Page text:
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State v. Pollard

Court of Appeals of Minnesota

July 10, 2017

State of Minnesota, Respondent,
v.
Natalie Jonelle Pollard, Appellant.

         Ramsey County District Court File No. 62-CR-15-4919

          Lori Swanson, Attorney General, St. Paul, Minnesota; and John Choi, Ramsey County Attorney, Thomas R. Ragatz, Assistant County Attorney, St. Paul, Minnesota (for respondent)

          Cathryn Middlebrook, Chief Appellate Public Defender, Andrea Barts, Assistant Public Defender, St. Paul, Minnesota (for appellant)

          Considered and decided by Jesson, Presiding Judge; Bratvold, Judge; and Smith, John, Judge.

         SYLLABUS

         It is error for a district court to use an unmodified CRIMJIG 7.06, the justifiable-taking-of-life jury instruction, when the defendant asserts self-defense and claims the resulting death was accidental.

          OPINION

          Smith, John, Judge. [*]

         Appellant was found guilty of second-degree felony murder for acts that resulted in her boyfriend's death. On appeal, she argues that the trial resulting in her conviction was unfair and that she should be given a new trial. Specifically, she argues that the district court erred in its instruction on self-defense. Appellant also argues that she is entitled to a new trial based on misconduct by the prosecution and evidentiary errors. We reverse appellant's conviction and remand to the district court for a new trial. In addition, we deny the state's motion to strike arguments from appellant's reply brief.[1]

         FACTS

         Police arrested appellant Natalie Pollard after responding to an emergency call she made on July 2, 2015. In her call to police, appellant reported that her boyfriend, O.N., had broken into her house and was in her basement. Appellant reported that O.N. needed medical attention because he had been cut in a fight. Upon arrival, police found O.N. unconscious in the basement with a puncture wound in his chest.

         Appellant initially told the police that O.N. had produced a knife during a fight in the basement of her townhome. Appellant told an investigator that she had discovered O.N. attempting to enter her townhome. Appellant let O.N. into the townhome, and the two went to the basement for O.N. to retrieve his things. She told the investigator that O.N. attempted to strike her and the two began to fight. She told the investigator that O.N. had a knife in his hand and that she attempted to turn O.N.'s wrist away from her and toward O.N. during the fight. Appellant told the investigator that she fell and that O.N. got on top of her. She said that O.N. placed his knee on her chest and tried to strangle her. She said that she was able to move O.N. from on top of her, he fell, and she ran upstairs and called the police. Appellant told the investigator that O.N. pulled on her hair extensions during the fight, and that they came out as she was running away.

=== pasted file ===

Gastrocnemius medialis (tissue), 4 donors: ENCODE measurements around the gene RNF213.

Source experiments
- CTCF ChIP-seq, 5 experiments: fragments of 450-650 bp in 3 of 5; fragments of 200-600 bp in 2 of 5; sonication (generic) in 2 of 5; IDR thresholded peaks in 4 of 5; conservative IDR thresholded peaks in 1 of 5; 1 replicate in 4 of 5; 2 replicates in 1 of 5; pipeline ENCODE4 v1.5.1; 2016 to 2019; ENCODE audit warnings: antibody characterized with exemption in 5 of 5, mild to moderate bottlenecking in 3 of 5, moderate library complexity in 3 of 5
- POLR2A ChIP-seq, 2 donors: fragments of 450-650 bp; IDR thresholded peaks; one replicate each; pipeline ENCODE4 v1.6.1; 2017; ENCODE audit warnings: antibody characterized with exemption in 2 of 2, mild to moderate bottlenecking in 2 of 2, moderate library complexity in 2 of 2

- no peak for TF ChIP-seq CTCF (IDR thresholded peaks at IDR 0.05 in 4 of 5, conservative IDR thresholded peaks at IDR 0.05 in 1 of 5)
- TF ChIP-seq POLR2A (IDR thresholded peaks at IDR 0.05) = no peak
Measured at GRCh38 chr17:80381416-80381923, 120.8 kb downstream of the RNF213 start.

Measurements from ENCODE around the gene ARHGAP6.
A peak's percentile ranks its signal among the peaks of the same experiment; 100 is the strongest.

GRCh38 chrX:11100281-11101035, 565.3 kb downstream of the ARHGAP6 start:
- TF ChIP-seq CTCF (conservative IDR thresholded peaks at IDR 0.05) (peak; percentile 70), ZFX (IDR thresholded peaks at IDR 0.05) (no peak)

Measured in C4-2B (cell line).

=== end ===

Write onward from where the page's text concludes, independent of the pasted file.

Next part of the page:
Appellant later admitted that although the knife belonged to O.N., she had brought it with her to the basement. Appellant said that she thought she needed the knife for protection because O.N. frequently came to her house angry. She told the investigator that she held the blade open and behind her back when they went to retrieve O.N.'s items from the basement. Appellant admitted that she was holding the knife when O.N. attempted to hit her, and that she swung the knife at him while they were fighting. She told the investigator that she was trying to protect herself from being hurt, because it was not the first time that O.N. had hit her. She told the investigator that she fell during the fight and O.N. got on top of her, at which point the knife flew from her hand. She was able to get up, grab the knife, and run up the stairs. She admitted to throwing the knife in the kitchen garbage. She told the investigator that she did not know if she cut or stabbed O.N., but, if she did, it was accidental because he would not stop attacking her.

         Appellant was charged with intentional second-degree murder and second-degree felony murder. Appellant asserted self-defense and defense of dwelling. At trial, the state introduced evidence of the couple's strained relationship, including witnesses who testified about an incident from several weeks prior to O.N.'s death, in which appellant allegedly struck O.N. with her car and yelled that she was going to kill him. Appellant did not testify, but a recording of appellant's interview at the police station was played to the jury. Appellant introduced evidence demonstrating that O.N. had previously struck her in the face, and that she had sought medical treatment after being assaulted.

         Appellant requested the general self-defense instruction provided in CRIMJIG 7.05. See 10 Minnesota Practice, CRIMJIG 7.05 (2015) (providing jury instruction for "self-defense-generally"). The state requested the self-defense instruction concerning the taking of a life, as provided in CRIMJIG 7.06. See 10 Minnesota Practice, CRIMJIG 7.06 (2015) (providing jury instruction for "self-defense-justifiable taking of life"). In arguing for CRIMJIG 7.06, the state cited comments to CRIMJIG 7.06 which indicate that it is the appropriate instruction for self-defense cases in which the defendant has not admitted to intentionally killing the decedent. Relying on State v. Hare, 575 N.W.2d 828, 828 (Minn. 1998), the district court agreed with the state and ruled that ...


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